2 Objectives: To understand: Procurement – what is it? What makes procurement a topical issue in central government?What is the Office of Government Commerce (OGC) and its role?What is the OGC Procurement Cycle?Practice: A procurement skills exercise
4 An Effective Procurement Strategy– why important in the Public Sector? Annual procurement spendPublic sector £125 billion+Central Govt & Agencies £15 billion+Management of procurement and commercial activities -> savingsProgrammes and projects (e.g. OGC Gateway™ method for scrutinising project progress largely involves assessing procurement processes)
5 What is Procurement Good Practice? EconomyGet the price downSavings for front-line servicesEfficiencyBalance whole life cost – fitness for purposeEmbed efficient ways of workingCoordinate public sector procurement
6 What is Procurement Good Practice Cont’d EffectivenessProcure fit-for-purpose goods/servicesPublic/ private partnershipsTreat suppliers fairlyOpen government markets to competitionOtherSustainable procurement practices (e.g. carbon neutral government estate by 2012)Meet EU rules
7 The OGC Established post Gershon Review (1991) A “one stop shop” central procurement organizationPowers to set high performance standards on procurement/project managementMonitor Departmental performanceFacilitate inter-departmental collaborationDevelops relations between public sector buyers and suppliersGovernment Procurement Service (GPS) represents and supports procurement professionals across government.
9 Relationship Management Adequate resources required‘Overhead' in-house resource (estimated 2% contract value)Aspects of contract and relationship management include…
10 Relationship Management PlanningResource considerations (for goods/services) to achieve completion within timescaleProcurement planEffective lines of communicationsContract managerMethods of contract monitoring and reporting
11 \the red and blue exercise A Procurement Skills Exercise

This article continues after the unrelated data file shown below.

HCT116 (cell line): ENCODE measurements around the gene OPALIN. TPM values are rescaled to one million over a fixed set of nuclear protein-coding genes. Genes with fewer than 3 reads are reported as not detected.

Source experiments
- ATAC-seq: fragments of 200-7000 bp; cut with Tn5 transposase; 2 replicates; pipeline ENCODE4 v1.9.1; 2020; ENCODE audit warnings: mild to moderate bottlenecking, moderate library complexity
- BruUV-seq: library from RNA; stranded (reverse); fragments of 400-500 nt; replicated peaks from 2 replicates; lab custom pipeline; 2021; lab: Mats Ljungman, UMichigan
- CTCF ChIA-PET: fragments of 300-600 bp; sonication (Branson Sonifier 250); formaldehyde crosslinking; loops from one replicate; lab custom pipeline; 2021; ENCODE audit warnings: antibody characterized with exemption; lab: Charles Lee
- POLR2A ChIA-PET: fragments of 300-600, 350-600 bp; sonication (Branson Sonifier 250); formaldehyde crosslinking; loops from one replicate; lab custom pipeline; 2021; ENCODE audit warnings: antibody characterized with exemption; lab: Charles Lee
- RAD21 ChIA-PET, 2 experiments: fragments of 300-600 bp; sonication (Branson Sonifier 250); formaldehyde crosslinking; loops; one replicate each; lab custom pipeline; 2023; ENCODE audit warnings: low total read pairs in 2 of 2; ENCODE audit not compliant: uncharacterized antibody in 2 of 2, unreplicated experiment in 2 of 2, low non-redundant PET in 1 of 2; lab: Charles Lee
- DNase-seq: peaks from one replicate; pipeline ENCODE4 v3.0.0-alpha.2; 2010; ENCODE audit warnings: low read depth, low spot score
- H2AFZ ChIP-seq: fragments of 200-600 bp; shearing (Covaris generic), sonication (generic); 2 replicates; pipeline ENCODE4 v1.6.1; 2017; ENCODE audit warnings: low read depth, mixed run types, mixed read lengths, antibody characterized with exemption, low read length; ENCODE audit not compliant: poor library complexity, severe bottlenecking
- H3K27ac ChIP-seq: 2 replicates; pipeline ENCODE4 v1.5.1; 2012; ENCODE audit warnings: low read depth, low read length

12 Objective:The objective of the exercise is for your group to end up with a positive score
13 Procedure:Each team plays either a red or a blue card in each round by giving it to their team rep (Nicola or Amana)The choice will not be announced until both teams have playedThere will be TEN roundsAfter the FOURTH round – possible conferenceAfter the EIGHT round – possible conferenceThe NINTH and TENTH rounds score double points
14 Scoring: Remember: Group 1 plays Group 2 plays The score is: Group 1 RED+3BLUE-6+6-3Remember:The objective of the exercise is for your group to end up with a positive score.
15 ConclusionDecisions that were dominated by competitive ‘winning’ psychologies were counter productiveAggressive and competitive negotiations were experienced within and between the teamsIt’s very easy to be ‘led astray’
16 Conclusion Maximum score 72 points Lowest risk strategy 36 points each Minimum score -72 pointsTotal points in game is zeroLowest risk strategy 36 points eachTotal points in game is 72Successful negotiation should end in a ‘win-win’ situationToo aggressive - the negotiation could failToo passive – does not achieve best value
18 Goals What do you want to get out of the negotiation? What do you think the other person wants?
19 Relationships What is the history of the relationship? Could or should this history impact the negotiation?Will there be any hidden issues that may influence the negotiation?How will you handle these?
20 Trades What do you and the other person have that you can trade? What do you each have that the other wants?What are you each comfortable giving away?
21 AlternativesIf you don’t reach agreement with the other person, what alternatives do you have?Are these good or bad?How much does it matter if you do not reach agreement?Does failure to reach an agreement cut you out of future opportunities? And what alternatives might the other person have?
22 Style is keyFor a negotiation to be 'win-win', both parties should feel positive about the negotiation once it's over.Displays of emotion are inappropriate because they undermine the rational basis of the negotiation and because they bring a manipulative aspect to them.
23 Successful negotiation The negotiation itself is a careful exploration of your position and the other person’s position.The goal is finding a mutually acceptable compromise that gives you both as much of what you want as possible.In an ideal situation, you will find that the other person wants what you are prepared to trade, and that you are prepared to give what the other person wants.
24 Successful negotiation If this is not the case and one person must give wayIt is fair for this person to try to negotiate some form of compensation for doing so – the scale of this compensation will often depend on the many of the factors we discussed above.Ultimately, both sides should feel comfortable with the final solution if the agreement is to be considered win-win.
25 Successful negotiation Only consider win-lose negotiation if you don't need to have an ongoing relationship with the other partyHaving lost, they are unlikely to want to work with you again.Equally, you should expect that if they need to fulfill some part of a deal in which you have "won," they may be uncooperative and legalistic about the way they do this.Reputation is at risk